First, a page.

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Stress can take a toll on our day today lives. It can have lasting physical and mental repercussions. Women are more susceptible to stress than their male counterparts. This article deals with several tips for reducing stress in women over 50.

In women over 50, the impact of stress can be more pronounced as the body isn’t that rigid as it once used to be. If you are over 50, you need to reduce stress by leading a healthy lifestyle. Given below are some tips that can be practiced for reducing stress.

  • Regular Exercising: If you exercise on a daily basis, you tend you stay healthy. Exercising improves your mood, gives you more energy, and improves your overall well-being. Walking is also a great form of exercising. Various breathing exercises help in relieving stress. Many people practice yoga, qi gong, and tai chi for de-stressing themselves.
  • Adopt a positive approach: If you are full of positivity and have an optimistic outlook, you will be able to handle stress better.
  • Frame a support system: Look for people you can talk to when you are stressed out. Some people find solace in religious gatherings whereas others feel relaxed in the company of their friends. A support system helps in easing stress and you feel more secure and connected when you are facing stress situations.
  • Explore ways to relax: People indulge in various activities to relax. Some people take to writing about things that bother them. Spend 10-15 minutes a day writing about all the stressful events of the day and how you tackled them. This can help in narrowing down on the causes of stress and you will be better equipped to handle such situations. Some people talk to friends, family, and even counselors as a mechanism of letting their feelings out. This is a healthy way of relieving stress. Indulging in various hobbies such as gardening, painting, volunteering, and caring for pets can also be a great way of de-stressing yourself.
  • Other ways of relaxing your mind are by meditating and using guided imagery. By meditating, you can focus your mind on the things that are happening now rather than thinking endlessly about the things that bother you. You can also practice guided imagery for relaxing your mind. While practicing guided imagery, you imagine yourself in a surrounding where you feel relaxed and calm.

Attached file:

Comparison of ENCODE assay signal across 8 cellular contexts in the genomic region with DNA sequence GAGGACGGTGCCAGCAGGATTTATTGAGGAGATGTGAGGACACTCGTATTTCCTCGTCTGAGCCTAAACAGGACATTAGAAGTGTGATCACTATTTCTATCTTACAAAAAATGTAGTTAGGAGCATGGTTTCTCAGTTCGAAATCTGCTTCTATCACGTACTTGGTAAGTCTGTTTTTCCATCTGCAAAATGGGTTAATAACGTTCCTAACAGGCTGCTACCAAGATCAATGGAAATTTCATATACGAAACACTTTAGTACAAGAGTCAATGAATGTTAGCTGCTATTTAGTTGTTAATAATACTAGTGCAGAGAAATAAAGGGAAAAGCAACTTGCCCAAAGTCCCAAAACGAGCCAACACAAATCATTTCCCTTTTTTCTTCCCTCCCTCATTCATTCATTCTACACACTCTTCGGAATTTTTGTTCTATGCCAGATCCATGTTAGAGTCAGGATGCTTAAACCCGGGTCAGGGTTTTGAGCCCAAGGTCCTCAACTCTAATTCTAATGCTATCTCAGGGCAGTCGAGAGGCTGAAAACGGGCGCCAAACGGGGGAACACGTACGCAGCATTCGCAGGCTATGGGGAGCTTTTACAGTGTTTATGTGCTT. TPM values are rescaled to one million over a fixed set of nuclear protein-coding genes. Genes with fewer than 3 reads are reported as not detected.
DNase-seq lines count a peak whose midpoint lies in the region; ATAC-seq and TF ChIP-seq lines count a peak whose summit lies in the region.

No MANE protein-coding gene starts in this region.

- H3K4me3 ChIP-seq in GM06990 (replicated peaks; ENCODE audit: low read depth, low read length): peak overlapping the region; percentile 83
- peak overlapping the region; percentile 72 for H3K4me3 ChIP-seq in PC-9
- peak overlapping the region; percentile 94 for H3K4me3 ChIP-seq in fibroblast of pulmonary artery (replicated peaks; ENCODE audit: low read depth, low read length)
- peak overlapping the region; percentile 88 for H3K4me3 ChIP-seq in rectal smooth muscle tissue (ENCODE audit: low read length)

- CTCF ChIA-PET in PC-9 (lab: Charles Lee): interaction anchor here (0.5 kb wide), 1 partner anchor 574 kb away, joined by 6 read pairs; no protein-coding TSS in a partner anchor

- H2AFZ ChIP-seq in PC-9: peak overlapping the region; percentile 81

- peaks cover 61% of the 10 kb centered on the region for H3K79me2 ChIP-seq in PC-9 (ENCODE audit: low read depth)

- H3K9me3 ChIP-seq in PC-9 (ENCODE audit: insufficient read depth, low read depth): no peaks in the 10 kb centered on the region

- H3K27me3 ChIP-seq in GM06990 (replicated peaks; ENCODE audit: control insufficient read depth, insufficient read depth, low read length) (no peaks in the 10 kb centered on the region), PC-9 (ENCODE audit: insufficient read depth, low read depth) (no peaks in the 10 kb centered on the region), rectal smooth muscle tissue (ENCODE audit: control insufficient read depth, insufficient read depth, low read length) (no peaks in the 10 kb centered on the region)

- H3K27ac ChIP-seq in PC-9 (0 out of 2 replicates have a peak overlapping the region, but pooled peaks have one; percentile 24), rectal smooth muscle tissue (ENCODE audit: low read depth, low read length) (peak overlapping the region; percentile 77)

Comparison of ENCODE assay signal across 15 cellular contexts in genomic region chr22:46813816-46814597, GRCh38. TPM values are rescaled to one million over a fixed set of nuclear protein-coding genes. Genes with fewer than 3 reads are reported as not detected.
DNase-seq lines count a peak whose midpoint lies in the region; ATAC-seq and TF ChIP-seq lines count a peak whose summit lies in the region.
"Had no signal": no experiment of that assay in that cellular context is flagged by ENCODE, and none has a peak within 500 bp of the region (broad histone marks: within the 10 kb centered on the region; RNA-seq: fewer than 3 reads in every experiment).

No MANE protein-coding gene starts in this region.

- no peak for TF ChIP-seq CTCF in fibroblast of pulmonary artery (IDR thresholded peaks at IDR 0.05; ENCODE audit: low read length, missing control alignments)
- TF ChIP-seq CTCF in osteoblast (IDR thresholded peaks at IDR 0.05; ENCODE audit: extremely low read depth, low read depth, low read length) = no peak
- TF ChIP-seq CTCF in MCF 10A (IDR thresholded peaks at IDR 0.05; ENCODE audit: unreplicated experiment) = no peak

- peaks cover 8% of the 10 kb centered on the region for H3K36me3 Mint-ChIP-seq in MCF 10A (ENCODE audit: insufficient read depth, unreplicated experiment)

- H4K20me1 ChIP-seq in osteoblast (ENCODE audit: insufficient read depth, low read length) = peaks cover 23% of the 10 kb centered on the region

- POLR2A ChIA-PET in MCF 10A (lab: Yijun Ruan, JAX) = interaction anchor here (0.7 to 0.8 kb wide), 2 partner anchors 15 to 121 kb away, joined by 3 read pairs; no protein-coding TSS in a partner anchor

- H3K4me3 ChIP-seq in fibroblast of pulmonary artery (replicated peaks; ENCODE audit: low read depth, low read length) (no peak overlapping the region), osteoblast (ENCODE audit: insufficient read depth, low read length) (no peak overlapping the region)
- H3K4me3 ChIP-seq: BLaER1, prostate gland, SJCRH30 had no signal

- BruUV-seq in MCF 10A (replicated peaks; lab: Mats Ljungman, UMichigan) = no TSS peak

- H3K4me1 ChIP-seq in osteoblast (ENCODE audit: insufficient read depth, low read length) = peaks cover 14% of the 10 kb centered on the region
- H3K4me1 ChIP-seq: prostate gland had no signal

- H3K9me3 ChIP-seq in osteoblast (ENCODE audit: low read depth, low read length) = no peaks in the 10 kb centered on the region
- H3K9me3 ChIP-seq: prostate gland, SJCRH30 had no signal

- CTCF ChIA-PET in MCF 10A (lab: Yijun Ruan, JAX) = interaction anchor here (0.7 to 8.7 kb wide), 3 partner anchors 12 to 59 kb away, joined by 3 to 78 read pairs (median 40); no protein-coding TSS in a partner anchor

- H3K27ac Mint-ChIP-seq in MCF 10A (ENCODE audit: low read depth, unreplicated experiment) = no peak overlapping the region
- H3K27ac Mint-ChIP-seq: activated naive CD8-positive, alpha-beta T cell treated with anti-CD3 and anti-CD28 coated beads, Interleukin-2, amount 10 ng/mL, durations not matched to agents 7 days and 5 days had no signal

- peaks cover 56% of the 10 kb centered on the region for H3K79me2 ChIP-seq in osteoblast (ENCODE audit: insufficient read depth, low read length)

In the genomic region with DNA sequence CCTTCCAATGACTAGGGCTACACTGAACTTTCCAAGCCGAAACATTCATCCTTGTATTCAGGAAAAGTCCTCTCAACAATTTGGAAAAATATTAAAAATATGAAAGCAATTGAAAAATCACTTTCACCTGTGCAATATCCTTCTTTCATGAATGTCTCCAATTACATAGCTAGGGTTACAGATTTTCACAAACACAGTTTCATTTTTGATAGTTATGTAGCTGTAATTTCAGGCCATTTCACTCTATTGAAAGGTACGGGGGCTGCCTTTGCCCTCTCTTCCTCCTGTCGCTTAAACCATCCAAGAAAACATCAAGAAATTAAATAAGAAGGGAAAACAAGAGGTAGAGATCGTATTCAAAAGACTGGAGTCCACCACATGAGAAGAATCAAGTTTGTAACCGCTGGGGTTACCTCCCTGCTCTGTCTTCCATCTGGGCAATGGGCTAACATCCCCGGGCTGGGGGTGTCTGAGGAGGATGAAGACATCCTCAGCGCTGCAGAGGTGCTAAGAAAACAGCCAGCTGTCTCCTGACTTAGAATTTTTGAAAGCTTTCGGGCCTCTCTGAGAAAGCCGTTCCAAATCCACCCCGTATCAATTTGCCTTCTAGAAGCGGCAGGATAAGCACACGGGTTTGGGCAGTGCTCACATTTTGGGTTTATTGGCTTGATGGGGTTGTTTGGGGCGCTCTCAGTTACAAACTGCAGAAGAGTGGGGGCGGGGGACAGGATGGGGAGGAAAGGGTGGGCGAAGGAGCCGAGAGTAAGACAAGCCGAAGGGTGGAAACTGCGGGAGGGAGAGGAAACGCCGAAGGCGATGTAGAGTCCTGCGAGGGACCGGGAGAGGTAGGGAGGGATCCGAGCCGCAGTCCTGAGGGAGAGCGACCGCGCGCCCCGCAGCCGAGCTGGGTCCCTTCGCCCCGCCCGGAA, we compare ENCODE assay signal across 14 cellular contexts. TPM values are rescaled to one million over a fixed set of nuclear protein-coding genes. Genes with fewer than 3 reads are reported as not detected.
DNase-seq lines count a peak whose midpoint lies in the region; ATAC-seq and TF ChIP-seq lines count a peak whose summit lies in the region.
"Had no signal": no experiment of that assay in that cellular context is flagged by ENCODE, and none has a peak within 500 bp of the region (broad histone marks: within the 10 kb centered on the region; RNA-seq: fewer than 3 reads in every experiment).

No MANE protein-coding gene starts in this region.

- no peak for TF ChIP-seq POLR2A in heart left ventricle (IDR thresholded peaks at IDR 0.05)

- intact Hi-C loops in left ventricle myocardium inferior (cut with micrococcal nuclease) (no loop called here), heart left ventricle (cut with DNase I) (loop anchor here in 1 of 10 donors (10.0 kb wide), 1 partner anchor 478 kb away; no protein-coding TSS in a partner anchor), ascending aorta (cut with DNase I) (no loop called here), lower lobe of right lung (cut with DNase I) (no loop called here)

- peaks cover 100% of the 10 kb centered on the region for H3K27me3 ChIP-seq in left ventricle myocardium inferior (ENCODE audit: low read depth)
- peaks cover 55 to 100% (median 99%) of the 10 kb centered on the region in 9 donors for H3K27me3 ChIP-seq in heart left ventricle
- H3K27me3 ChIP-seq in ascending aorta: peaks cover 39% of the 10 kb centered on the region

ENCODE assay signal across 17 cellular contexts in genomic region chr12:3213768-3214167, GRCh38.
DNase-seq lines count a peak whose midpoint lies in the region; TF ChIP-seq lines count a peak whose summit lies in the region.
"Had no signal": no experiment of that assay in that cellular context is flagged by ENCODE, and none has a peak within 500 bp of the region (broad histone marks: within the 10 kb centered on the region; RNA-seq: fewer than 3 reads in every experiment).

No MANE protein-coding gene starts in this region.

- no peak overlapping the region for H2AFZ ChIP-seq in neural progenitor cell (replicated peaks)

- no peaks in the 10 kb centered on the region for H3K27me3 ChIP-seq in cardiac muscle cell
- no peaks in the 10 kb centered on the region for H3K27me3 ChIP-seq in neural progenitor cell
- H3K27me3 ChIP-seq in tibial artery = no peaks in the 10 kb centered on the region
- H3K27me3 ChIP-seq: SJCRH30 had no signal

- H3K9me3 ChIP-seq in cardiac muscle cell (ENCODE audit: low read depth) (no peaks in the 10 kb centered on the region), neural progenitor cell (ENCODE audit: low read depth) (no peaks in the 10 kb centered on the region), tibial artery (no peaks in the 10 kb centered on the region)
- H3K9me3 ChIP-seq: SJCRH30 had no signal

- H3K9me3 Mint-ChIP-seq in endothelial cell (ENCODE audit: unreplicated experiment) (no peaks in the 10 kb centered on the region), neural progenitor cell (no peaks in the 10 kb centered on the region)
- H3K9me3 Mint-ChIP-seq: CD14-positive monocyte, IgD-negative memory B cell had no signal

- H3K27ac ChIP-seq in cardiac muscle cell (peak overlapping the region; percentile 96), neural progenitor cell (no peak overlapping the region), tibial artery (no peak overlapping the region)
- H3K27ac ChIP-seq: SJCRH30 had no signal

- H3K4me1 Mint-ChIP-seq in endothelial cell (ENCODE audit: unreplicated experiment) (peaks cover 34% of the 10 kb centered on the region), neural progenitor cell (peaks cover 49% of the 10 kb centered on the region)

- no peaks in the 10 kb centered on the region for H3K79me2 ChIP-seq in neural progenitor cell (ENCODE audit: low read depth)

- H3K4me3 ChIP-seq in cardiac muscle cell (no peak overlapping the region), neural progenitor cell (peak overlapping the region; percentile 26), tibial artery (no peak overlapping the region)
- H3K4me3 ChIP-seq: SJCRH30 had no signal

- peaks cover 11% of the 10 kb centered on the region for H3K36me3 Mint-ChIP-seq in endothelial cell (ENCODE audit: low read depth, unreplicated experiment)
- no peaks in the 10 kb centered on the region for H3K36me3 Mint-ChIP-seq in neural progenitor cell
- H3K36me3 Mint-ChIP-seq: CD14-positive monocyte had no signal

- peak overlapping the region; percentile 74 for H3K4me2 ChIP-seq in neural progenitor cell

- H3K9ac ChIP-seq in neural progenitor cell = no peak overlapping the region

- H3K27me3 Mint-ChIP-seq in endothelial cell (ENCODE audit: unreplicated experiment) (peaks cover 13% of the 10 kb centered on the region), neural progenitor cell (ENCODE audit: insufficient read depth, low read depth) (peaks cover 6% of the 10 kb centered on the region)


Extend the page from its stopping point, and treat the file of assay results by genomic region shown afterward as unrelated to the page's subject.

• Dividing your work: Another smart way of de-stressing yourself is by delegating your responsibilities and sharing your work. Do not think that you are indispensable. If you keep volunteering for more and more work at office, you are likely to end up feeling stressed-out.
  • Being assertive: Being assertive is particularly helpful in case of an office environment. Learn to say no, especially for things that you feel you cannot do well and if it is not your responsibility. Do not feel obligated to make unnecessary commitments.
  • Avoid caffeinated drinks: If you are stressed-out, try to limit your intake of caffeinated drinks. Drinking too many caffeinated drinks can trigger mood swings and can even make you nervous.  
  • Avoid planning for things too far away: It is advisable to take one thing at a time if you want to remain stress-free. When you have too many things on hand, try to focus on one task at a time. Smaller steps make the whole work simpler.
  • Use time management techniques: Learn to time small things and find out if there is an efficient way of handling tasks. You might also want to figure out if certain tasks can be completed at an alternate time.
  • Drink green tea: Green tea contains theanine, which has a very soothing effect on your body. Green tea is known to counter the effects of caffeinated drinks.
  • Get a massage: Massage can work wonders for your stressed muscles. Getting a massage is a great way of relieving tension from your muscles. You can also opt for aromatherapy oils such as chamomile and lavender for relieving your stress. 

  • “Efficacy of Tai Chi, brisk walking, meditation, and reading in reducing mental and emotional stress”, by Putai Jin. Published in the May 1992 issue of the Journal of Psychosomatic Research, accessed on March 9, 2013
  • “Stressful Life Events and Loss of Hair Among Adult Women, A Case-Control Study”, by Janine York, et al. Published in the June 1998 issue of Psychological Reports, accessed on March 6, 2013.
  • Photo courtesy of 59030623@N03 on Flickr: